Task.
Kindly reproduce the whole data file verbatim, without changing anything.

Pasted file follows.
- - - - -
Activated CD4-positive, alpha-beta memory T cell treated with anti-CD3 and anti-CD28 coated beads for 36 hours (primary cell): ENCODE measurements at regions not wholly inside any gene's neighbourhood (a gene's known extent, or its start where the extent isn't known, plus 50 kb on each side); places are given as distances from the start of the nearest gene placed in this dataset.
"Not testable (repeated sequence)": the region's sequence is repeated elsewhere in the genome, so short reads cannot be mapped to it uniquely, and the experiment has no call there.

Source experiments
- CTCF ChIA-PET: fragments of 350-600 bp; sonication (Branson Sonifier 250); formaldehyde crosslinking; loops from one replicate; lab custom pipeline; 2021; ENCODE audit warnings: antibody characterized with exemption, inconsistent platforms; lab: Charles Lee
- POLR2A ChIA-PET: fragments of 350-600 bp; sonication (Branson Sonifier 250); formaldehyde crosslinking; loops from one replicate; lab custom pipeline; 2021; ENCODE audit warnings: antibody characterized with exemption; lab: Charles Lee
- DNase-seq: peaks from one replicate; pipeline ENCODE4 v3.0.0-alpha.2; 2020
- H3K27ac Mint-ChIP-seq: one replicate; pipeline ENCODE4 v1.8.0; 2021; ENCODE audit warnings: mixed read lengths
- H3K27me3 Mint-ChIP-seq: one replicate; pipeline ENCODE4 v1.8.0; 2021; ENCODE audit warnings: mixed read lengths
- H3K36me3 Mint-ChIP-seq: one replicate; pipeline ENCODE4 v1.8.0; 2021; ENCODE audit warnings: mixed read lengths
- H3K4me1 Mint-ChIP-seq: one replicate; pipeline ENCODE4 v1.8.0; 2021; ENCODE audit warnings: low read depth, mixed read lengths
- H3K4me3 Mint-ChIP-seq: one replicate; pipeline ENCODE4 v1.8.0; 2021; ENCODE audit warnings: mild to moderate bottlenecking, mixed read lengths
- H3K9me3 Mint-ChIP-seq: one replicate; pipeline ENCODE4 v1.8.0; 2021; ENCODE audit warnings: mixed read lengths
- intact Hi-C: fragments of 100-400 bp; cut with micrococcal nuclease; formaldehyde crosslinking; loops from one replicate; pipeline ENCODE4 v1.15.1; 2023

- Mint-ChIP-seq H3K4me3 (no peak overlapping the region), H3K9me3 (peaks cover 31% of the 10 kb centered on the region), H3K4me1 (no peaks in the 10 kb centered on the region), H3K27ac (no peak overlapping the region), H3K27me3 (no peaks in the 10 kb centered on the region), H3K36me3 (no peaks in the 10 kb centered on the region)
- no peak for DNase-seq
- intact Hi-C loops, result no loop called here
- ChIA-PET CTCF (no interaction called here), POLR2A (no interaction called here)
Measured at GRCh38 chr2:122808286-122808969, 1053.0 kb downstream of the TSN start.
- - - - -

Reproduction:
Activated CD4-positive, alpha-beta memory T cell treated with anti-CD3 and anti-CD28 coated beads for 36 hours (primary cell): ENCODE measurements at regions not wholly inside any gene's neighbourhood (a gene's known extent, or its start where the extent isn't known, plus 50 kb on each side); places are given as distances from the start of the nearest gene placed in this dataset.
"Not testable (repeated sequence)": the region's sequence is repeated elsewhere in the genome, so short reads cannot be mapped to it uniquely, and the experiment has no call there.

Source experiments
- CTCF ChIA-PET: fragments of 350-600 bp; sonication (Branson Sonifier 250); formaldehyde crosslinking; loops from one replicate; lab custom pipeline; 2021; ENCODE audit warnings: antibody characterized with exemption, inconsistent platforms; lab: Charles Lee
- POLR2A ChIA-PET: fragments of 350-600 bp; sonication (Branson Sonifier 250); formaldehyde crosslinking; loops from one replicate; lab custom pipeline; 2021; ENCODE audit warnings: antibody characterized with exemption; lab: Charles Lee
- DNase-seq: peaks from one replicate; pipeline ENCODE4 v3.0.0-alpha.2; 2020
- H3K27ac Mint-ChIP-seq: one replicate; pipeline ENCODE4 v1.8.0; 2021; ENCODE audit warnings: mixed read lengths
- H3K27me3 Mint-ChIP-seq: one replicate; pipeline ENCODE4 v1.8.0; 2021; ENCODE audit warnings: mixed read lengths
- H3K36me3 Mint-ChIP-seq: one replicate; pipeline ENCODE4 v1.8.0; 2021; ENCODE audit warnings: mixed read lengths
- H3K4me1 Mint-ChIP-seq: one replicate; pipeline ENCODE4 v1.8.0; 2021; ENCODE audit warnings: low read depth, mixed read lengths
- H3K4me3 Mint-ChIP-seq: one replicate; pipeline ENCODE4 v1.8.0; 2021; ENCODE audit warnings: mild to moderate bottlenecking, mixed read lengths
- H3K9me3 Mint-ChIP-seq: one replicate; pipeline ENCODE4 v1.8.0; 2021; ENCODE audit warnings: mixed read lengths
- intact Hi-C: fragments of 100-400 bp; cut with micrococcal nuclease; formaldehyde crosslinking; loops from one replicate; pipeline ENCODE4 v1.15.1; 2023

- Mint-ChIP-seq H3K4me3 (no peak overlapping the region), H3K9me3 (peaks cover 31% of the 10 kb centered on the region), H3K4me1 (no peaks in the 10 kb centered on the region), H3K27ac (no peak overlapping the region), H3K27me3 (no peaks in the 10 kb centered on the region), H3K36me3 (no peaks in the 10 kb centered on the region)
- no peak for DNase-seq
- intact Hi-C loops, result no loop called here
- ChIA-PET CTCF (no interaction called here), POLR2A (no interaction called here)
Measured at GRCh38 chr2:122808286-122808969, 1053.0 kb downstream of the TSN start.